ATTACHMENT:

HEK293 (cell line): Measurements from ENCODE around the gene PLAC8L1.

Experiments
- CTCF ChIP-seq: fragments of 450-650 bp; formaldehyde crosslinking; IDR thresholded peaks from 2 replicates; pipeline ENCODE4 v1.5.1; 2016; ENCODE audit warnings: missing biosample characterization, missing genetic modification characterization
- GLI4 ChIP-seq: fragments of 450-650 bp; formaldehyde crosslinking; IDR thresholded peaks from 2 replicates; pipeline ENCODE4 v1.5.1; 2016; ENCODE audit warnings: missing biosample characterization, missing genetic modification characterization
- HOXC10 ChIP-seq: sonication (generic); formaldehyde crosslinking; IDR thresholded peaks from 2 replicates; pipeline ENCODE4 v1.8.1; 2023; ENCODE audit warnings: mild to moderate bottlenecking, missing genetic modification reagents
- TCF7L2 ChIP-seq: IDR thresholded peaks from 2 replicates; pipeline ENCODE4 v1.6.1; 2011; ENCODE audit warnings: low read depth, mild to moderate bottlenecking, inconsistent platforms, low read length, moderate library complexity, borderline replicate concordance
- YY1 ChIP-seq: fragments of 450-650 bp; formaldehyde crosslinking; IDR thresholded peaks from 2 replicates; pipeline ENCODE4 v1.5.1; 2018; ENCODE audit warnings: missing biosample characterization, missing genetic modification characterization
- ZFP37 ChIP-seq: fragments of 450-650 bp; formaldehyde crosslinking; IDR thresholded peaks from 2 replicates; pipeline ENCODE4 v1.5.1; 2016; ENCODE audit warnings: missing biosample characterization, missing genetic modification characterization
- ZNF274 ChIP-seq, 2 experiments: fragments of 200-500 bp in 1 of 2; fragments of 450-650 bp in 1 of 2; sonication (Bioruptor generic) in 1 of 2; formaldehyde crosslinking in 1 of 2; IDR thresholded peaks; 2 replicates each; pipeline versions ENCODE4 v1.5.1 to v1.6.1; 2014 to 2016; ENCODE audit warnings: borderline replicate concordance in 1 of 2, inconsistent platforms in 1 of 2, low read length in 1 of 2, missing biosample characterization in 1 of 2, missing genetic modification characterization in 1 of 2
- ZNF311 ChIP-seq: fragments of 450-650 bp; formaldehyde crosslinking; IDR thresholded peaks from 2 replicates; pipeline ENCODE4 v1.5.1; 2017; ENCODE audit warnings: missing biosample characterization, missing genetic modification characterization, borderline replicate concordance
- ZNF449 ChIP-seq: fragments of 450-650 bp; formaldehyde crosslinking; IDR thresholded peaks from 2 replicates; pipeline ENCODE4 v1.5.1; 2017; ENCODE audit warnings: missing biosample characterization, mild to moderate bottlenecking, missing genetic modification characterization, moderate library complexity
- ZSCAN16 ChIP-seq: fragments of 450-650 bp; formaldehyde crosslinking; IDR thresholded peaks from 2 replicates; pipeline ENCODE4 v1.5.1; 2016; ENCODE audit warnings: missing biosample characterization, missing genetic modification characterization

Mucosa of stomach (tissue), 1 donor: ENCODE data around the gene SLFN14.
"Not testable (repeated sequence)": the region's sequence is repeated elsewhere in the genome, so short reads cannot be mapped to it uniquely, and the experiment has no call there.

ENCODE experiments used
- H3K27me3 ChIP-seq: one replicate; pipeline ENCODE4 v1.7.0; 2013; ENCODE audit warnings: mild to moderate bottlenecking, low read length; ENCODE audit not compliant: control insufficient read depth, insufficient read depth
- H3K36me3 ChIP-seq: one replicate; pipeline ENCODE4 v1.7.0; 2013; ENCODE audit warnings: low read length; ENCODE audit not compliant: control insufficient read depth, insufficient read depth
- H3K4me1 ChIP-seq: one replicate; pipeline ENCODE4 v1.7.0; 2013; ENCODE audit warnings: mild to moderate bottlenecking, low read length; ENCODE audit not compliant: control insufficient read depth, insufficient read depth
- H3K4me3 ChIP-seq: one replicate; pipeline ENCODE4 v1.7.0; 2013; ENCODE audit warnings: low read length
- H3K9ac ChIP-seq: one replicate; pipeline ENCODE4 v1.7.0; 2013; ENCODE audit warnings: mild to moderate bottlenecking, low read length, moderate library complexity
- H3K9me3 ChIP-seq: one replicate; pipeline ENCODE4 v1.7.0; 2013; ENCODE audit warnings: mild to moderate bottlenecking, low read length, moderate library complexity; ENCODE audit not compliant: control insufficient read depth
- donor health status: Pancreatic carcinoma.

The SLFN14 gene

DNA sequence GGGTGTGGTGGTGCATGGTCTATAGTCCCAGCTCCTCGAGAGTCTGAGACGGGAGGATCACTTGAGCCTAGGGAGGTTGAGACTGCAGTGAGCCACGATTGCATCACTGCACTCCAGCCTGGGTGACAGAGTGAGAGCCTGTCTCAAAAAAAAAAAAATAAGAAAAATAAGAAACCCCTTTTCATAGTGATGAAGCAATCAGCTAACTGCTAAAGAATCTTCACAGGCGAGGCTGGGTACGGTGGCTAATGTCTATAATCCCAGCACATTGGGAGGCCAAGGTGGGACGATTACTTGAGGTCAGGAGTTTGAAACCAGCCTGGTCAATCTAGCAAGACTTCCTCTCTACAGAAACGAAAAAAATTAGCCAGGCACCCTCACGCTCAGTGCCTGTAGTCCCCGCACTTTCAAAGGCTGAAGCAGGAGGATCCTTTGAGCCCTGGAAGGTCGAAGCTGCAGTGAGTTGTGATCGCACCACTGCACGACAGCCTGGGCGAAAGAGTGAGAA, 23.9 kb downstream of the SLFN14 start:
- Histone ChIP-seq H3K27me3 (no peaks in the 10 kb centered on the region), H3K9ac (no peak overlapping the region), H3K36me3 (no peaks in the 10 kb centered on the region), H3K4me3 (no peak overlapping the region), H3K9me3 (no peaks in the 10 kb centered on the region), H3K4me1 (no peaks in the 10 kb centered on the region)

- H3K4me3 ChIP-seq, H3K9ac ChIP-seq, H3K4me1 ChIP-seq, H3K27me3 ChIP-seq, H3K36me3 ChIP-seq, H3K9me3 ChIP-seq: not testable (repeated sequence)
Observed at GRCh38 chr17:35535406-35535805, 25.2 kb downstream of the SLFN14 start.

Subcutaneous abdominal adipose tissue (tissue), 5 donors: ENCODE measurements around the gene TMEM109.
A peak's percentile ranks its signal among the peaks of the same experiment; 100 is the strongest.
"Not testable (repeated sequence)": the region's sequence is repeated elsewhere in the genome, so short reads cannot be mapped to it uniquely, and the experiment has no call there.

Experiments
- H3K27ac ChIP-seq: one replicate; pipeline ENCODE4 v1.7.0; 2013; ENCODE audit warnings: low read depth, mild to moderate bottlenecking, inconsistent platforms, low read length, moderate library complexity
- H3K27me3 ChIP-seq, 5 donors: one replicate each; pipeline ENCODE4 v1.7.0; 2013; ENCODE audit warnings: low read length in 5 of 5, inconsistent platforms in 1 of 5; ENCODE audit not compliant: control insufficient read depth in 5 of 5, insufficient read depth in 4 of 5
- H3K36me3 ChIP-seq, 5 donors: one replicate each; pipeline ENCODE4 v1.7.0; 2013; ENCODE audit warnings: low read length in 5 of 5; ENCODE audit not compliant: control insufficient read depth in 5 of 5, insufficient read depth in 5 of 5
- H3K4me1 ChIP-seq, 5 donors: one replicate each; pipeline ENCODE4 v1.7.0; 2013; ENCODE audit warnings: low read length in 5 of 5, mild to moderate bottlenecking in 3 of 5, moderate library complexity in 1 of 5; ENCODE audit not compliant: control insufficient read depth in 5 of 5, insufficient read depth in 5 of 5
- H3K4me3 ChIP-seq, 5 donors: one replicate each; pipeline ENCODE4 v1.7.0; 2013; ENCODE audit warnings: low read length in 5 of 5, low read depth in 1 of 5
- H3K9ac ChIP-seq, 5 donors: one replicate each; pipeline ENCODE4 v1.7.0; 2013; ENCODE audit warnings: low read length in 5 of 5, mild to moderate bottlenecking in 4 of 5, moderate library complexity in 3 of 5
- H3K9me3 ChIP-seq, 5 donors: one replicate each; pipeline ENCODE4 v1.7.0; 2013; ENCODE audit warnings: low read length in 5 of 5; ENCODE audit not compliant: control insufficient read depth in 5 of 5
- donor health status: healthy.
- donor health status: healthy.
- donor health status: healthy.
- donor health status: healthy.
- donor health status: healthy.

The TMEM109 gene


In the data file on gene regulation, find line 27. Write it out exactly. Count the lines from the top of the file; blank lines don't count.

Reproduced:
Observed at GRCh38 chr17:35535406-35535805, 25.2 kb downstream of the SLFN14 start.